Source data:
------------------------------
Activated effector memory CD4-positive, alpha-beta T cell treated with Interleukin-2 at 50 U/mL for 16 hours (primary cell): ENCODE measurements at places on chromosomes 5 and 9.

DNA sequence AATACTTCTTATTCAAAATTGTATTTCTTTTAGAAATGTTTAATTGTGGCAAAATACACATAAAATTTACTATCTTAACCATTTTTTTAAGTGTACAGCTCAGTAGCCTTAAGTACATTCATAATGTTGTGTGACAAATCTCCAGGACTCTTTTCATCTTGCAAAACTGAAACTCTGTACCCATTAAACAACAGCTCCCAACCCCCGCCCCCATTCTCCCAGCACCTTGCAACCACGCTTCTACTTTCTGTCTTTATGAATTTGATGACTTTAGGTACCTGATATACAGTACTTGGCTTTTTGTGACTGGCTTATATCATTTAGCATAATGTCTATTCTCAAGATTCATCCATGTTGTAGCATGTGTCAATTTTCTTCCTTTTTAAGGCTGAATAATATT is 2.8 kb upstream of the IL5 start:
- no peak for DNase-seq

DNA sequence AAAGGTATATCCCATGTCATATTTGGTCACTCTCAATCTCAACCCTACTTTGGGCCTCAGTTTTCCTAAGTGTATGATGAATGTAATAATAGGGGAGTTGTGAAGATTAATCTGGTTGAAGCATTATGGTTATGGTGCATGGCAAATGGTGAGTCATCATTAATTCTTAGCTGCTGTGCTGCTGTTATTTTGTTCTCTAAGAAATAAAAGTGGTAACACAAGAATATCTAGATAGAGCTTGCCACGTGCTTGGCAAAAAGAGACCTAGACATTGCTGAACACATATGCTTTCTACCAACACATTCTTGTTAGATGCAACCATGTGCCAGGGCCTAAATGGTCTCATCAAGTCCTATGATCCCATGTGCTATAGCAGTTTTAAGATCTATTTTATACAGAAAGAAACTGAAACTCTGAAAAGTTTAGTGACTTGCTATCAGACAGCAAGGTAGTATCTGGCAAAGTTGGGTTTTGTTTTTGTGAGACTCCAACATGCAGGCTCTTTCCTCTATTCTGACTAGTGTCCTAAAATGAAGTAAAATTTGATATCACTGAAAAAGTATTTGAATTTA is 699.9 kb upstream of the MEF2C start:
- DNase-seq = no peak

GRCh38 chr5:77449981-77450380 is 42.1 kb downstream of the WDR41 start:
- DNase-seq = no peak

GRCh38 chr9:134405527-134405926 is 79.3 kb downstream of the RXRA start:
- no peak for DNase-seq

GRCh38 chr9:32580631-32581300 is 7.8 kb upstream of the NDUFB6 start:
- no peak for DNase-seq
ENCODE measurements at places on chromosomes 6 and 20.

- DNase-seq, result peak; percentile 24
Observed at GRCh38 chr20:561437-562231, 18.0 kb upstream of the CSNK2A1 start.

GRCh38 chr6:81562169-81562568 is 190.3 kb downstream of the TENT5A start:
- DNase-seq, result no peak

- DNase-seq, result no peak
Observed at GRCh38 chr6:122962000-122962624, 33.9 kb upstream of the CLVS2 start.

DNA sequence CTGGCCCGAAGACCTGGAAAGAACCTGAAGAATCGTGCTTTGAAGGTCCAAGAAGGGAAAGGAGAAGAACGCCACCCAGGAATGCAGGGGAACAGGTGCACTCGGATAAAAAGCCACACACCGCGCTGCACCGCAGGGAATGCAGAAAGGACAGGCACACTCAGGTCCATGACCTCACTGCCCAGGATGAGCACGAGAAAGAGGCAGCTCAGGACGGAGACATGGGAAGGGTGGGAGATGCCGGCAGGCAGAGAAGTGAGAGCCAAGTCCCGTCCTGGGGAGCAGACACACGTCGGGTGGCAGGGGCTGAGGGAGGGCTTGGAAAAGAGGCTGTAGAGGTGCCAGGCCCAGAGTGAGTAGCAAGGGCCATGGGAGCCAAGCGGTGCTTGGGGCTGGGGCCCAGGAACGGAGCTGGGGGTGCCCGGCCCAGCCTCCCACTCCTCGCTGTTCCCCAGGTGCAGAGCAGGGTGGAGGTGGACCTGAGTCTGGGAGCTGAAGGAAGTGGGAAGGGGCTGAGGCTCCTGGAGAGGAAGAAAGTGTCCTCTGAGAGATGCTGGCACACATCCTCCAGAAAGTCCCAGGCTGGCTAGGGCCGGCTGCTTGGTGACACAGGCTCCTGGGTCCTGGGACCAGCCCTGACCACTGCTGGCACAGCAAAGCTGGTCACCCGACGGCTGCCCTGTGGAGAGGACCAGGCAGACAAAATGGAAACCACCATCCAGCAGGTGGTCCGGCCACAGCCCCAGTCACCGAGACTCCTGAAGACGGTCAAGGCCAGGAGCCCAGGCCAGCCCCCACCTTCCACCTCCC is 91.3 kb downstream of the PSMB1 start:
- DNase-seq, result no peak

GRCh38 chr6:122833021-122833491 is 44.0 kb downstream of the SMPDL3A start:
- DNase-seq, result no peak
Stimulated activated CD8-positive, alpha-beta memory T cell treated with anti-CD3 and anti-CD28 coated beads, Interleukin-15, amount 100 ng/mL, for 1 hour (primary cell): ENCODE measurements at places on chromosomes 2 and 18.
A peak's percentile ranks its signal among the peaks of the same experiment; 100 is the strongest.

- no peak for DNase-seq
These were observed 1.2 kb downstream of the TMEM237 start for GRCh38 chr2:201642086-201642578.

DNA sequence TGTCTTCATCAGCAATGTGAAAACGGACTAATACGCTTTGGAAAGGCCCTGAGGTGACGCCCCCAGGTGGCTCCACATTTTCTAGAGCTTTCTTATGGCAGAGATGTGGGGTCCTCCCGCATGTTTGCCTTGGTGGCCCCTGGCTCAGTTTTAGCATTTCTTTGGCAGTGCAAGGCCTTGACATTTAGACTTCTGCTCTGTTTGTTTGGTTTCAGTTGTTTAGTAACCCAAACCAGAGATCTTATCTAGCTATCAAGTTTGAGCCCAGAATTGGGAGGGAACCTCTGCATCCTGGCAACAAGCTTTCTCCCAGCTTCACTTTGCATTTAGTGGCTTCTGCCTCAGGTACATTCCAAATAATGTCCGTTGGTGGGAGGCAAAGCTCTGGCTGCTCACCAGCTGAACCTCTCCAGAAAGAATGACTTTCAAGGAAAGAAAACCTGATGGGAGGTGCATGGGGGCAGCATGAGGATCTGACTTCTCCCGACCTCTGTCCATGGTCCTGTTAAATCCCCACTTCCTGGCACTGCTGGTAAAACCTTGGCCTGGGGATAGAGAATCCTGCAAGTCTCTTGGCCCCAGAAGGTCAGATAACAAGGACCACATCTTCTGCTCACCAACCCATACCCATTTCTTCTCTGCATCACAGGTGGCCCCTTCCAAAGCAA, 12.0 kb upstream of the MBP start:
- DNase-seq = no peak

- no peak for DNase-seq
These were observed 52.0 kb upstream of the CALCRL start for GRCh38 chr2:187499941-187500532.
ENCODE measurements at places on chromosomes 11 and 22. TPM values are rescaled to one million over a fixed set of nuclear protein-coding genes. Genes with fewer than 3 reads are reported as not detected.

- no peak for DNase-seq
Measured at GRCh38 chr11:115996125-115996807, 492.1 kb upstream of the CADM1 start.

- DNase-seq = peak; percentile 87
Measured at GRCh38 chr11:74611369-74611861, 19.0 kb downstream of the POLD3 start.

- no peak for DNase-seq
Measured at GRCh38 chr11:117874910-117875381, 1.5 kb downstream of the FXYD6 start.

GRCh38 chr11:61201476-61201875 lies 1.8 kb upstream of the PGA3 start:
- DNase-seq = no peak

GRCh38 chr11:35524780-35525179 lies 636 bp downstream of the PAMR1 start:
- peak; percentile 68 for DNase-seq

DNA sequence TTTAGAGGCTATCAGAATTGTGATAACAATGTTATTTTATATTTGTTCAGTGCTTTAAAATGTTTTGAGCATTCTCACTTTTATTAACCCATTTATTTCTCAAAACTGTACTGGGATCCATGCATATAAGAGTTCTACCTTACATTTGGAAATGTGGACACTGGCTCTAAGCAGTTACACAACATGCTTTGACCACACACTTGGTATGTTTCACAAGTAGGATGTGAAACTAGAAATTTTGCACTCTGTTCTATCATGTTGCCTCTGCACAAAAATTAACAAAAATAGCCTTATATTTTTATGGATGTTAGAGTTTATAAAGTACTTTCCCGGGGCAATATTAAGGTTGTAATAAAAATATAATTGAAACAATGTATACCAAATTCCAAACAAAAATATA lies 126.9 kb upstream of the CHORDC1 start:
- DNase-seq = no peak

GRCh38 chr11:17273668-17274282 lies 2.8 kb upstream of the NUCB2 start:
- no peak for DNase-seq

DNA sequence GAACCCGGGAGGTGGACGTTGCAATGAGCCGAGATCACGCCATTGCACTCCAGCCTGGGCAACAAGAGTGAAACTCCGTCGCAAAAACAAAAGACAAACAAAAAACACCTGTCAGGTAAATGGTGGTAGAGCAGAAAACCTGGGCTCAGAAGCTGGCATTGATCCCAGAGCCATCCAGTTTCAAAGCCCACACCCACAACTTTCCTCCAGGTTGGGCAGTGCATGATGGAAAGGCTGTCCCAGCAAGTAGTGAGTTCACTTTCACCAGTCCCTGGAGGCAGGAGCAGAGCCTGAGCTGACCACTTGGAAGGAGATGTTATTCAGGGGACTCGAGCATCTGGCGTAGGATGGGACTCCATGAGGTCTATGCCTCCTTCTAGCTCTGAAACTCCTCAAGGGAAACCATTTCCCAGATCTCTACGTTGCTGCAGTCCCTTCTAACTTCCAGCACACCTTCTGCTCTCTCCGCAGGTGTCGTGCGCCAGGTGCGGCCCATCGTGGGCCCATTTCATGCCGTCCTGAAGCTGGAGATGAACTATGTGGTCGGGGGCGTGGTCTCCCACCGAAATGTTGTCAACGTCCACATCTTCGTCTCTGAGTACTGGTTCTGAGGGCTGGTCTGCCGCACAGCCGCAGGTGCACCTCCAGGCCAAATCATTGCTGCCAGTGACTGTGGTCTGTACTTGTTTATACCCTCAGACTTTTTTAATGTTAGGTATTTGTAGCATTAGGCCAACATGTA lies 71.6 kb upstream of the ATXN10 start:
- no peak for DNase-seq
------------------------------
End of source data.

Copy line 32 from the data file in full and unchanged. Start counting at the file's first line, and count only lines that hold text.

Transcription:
- no peak for DNase-seq